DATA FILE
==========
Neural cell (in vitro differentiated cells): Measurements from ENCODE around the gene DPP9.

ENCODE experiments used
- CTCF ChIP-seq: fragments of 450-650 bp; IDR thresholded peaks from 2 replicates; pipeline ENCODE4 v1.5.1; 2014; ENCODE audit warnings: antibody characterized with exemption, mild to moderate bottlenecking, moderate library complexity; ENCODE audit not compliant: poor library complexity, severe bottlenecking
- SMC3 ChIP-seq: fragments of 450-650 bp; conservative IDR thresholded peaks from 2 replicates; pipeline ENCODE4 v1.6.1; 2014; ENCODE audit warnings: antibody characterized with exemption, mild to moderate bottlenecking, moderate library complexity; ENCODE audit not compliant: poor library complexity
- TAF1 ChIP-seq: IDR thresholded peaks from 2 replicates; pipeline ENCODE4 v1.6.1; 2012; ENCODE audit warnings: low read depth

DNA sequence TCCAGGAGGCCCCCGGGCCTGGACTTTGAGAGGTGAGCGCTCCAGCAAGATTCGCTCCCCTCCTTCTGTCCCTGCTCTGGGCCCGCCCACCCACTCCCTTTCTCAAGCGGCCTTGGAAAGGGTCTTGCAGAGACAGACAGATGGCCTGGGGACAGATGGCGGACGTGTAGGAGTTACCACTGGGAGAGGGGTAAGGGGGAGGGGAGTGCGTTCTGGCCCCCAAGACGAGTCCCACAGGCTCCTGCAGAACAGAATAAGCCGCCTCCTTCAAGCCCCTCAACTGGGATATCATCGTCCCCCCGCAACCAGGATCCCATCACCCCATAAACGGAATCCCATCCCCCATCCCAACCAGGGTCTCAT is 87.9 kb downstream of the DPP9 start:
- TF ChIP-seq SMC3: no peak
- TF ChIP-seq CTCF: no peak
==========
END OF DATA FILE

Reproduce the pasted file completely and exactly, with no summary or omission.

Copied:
Neural cell (in vitro differentiated cells): Measurements from ENCODE around the gene DPP9.

ENCODE experiments used
- CTCF ChIP-seq: fragments of 450-650 bp; IDR thresholded peaks from 2 replicates; pipeline ENCODE4 v1.5.1; 2014; ENCODE audit warnings: antibody characterized with exemption, mild to moderate bottlenecking, moderate library complexity; ENCODE audit not compliant: poor library complexity, severe bottlenecking
- SMC3 ChIP-seq: fragments of 450-650 bp; conservative IDR thresholded peaks from 2 replicates; pipeline ENCODE4 v1.6.1; 2014; ENCODE audit warnings: antibody characterized with exemption, mild to moderate bottlenecking, moderate library complexity; ENCODE audit not compliant: poor library complexity
- TAF1 ChIP-seq: IDR thresholded peaks from 2 replicates; pipeline ENCODE4 v1.6.1; 2012; ENCODE audit warnings: low read depth

DNA sequence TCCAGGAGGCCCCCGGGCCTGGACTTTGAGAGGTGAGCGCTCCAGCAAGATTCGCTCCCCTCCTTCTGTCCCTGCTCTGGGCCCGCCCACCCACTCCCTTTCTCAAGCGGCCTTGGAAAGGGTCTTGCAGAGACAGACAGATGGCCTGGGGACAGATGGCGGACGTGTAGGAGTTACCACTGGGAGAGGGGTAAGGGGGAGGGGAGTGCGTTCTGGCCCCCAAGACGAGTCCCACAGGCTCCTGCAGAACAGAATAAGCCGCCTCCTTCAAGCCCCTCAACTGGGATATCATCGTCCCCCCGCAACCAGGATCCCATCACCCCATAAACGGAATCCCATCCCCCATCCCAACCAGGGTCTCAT is 87.9 kb downstream of the DPP9 start:
- TF ChIP-seq SMC3: no peak
- TF ChIP-seq CTCF: no peak